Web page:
Dr. Infante: Oh, okay! I love Lea Selonga, I’m sure this is pretty commonly known. I love anything Lea Selonga’s ever done, so I will follow anything she does. Although, I don’t know, I have mixed feelings about Miss Saigon, the musical, but her voice is still extraordinary. So, I think if one can bracket, or at least be aware of, the paternalistic arc of the whole thing, I think she actually transcends that, so I still listen to that musical sometimes, and I think the power of the words is just divine, so I love her. She’s a really big part of my identity, actually. Other stuff…when I was in college, I read a couple of novels by Filipino authors that were really important. One was by Jessica Hagedorn, called Dogeaters, and she writes in this postmodern kind of style, with many characters and there’s a lot about this really abundant and sometimes chaotic mix of Filipino and American culture, and so I think that that novel, and she was a writer, is really interesting. And there was another novel that I read in a Nationalism course in college called State of War, by Ninotchka Rosca, and that novel was really interesting because it really is a novel about Neocolonialism, and the separate systems in the Philippines, and this kind of fierce independence within the groups that didn’t want to be assimilated into the colonial systems, so I think that is a really interesting novel for someone interested in Filipino history, and in a kind of socialist or communist strain of thinking that comes from this novel, so these are a couple of selections. But, yeah, in the Philippines, those novels and a few others are really kind of critical to the history of the novel, and I think that’s something people don’t really know. Noli Me Tángere, I don’t know how many people have read that, but I think it’s a required reading in the Philippines if you’re going to high school there, it’s by José Rizal. That novel is very, very important in terms of the history of the novel as a nationalistic engine, and so I think that’s a really critical one to know about and read in order to understand some of that.

Lily: Thank you! How has your specific identity as a Filipino-American played out in your life, and what are the stereotypes that you’ve maybe faced, or heard, or experienced, of being a Filipino-American?

Dr. Infante: Oh, I think that’s a really interesting one. I think that - this might be general to Asian Americans too - but I think that there is a kind of docility expected of me, and it took me a long time to break out of that, but I think I have, at this point. I do feel that once I kind of liberated myself from those expectations of docility, I really found this kind of voice and willingness to stand up for things, that I also think is a part of our identity. I don’t really have a specific narrative around this, but I do feel like there is this strain of this kind of revolutionary past in me, you know. One story is that, on my mom’s side, there was a guerilla soldier, who was opposing the US colonization of the Philippines, and when I think of the landscapes of the Philippines, I think about that kind of resistance in the mountains, and that’s something that I really identify with. So, I think that within me, there’s this breaking through of that stereotype that’s put on a lot of women, and on a lot of Asian women, because of my size (I’m not very huge, physically), and I really came to resent that, because that’s probably not who anyone is, you know.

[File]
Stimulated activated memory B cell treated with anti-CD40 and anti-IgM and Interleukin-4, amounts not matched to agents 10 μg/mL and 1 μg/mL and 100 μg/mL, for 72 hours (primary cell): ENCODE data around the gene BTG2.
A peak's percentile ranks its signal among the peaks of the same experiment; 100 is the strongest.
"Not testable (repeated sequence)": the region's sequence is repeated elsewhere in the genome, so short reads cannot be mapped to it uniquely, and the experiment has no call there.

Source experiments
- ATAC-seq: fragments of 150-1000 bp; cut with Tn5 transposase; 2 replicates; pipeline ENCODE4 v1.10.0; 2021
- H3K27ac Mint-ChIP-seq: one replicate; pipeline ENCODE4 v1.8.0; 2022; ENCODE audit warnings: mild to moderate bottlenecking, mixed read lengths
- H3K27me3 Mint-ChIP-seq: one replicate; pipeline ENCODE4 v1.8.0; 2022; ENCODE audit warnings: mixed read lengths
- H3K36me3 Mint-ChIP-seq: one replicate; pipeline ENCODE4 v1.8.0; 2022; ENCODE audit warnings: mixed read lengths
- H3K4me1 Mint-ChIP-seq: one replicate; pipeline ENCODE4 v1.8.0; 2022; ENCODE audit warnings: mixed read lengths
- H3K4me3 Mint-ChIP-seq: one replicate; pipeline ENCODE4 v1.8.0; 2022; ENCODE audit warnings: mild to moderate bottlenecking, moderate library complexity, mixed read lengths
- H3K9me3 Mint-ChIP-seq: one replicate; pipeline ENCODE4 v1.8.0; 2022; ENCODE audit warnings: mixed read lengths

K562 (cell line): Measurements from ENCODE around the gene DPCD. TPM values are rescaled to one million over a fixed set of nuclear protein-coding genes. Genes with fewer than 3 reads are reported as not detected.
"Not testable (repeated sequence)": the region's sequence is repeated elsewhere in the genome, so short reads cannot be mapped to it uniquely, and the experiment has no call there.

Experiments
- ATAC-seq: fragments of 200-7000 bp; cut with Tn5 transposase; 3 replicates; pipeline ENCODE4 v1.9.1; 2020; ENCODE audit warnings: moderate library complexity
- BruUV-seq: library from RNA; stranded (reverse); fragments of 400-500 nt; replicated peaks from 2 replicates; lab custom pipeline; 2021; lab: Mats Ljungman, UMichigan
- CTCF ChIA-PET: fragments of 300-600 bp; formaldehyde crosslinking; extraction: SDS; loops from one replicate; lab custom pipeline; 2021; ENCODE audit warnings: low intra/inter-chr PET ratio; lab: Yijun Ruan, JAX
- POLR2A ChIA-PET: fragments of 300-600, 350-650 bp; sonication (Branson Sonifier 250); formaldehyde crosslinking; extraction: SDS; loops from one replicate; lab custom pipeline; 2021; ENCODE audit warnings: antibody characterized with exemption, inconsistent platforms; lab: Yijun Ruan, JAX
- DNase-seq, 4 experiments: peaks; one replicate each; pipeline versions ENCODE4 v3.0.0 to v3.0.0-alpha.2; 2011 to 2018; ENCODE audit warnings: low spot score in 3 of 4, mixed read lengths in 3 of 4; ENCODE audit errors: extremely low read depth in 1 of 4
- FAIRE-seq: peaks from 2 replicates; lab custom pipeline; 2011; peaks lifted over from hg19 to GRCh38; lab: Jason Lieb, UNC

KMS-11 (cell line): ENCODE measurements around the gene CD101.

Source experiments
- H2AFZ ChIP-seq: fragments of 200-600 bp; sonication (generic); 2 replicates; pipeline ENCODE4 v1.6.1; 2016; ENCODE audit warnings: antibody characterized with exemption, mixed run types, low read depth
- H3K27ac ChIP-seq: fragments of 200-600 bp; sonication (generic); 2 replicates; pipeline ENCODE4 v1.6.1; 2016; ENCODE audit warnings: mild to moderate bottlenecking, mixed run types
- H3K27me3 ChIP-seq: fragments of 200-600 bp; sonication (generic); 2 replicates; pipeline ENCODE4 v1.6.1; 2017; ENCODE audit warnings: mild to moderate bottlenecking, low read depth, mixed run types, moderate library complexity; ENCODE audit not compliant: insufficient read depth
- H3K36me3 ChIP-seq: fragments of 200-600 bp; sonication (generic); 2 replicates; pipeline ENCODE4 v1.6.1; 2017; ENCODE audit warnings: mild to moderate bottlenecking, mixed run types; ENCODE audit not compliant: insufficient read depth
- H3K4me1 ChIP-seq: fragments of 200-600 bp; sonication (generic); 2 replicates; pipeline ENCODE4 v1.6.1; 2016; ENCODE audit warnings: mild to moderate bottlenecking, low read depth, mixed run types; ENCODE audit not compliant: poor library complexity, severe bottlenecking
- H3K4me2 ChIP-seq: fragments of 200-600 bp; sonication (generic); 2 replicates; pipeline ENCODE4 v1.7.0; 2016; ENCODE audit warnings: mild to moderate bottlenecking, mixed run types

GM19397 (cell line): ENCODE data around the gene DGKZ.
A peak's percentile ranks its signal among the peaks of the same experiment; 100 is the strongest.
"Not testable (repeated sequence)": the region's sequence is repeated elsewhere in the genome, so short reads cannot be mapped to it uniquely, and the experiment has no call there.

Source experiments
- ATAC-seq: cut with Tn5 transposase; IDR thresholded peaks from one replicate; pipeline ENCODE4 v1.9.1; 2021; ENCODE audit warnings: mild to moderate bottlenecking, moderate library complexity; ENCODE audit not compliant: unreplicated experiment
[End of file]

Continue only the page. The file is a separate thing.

Bernice: How do you believe AAPI individuals contribute to the history and culture of the US?

Dr. Infante: Yeah, I think there are so, so many ways. That one’s a little hard for me because it’s so big. I just think Asian Americans are everywhere, and I think that there is like this, not for every individual, but I think that there is this, I don’t know if it’s assimilation or culture but there is like this strain of excellence, that I associate not only with Asian American literature but I see as a culture that is a part of it. Like a kind of discipline of excellence. It’s not always about academic success or successes, but it’s like excellence. In art, in music, in performance, in creative writing, in all of those things. I feel like there’s this precision and this edge that I see in a lot of Asian art.

Lily: Do you think that AAPI month accurately represents the AAPI community? Or, in general, what are your thoughts on AAPI month as a tool for incorporating more experiences in mainstream media? Like, in American media.

Dr. Infante: I’m not so tied into the monthly celebration. I think maybe it’s having more visibility now. I definitely think it’s a positive thing. And I know it’s going to be very broad, because there’s so many different cultures that would be considered Asian, or Asian American, under an umbrella. I don’t know if I really have a good response to that question. Actually, there’s one thing I do want to say in response to that. AAPI month…nationally, I don't have much of an idea of what that looks like, but at College Prep, I do, and I want to thank you both, and also all of the events going on this week. And then I think there’s just this kind of increased pride and representation that there’s so much more happening compared to five or eight years ago around Asian American cultures here at College Prep, so I think that’s so, so wonderful, and I’m grateful for it, so thank you.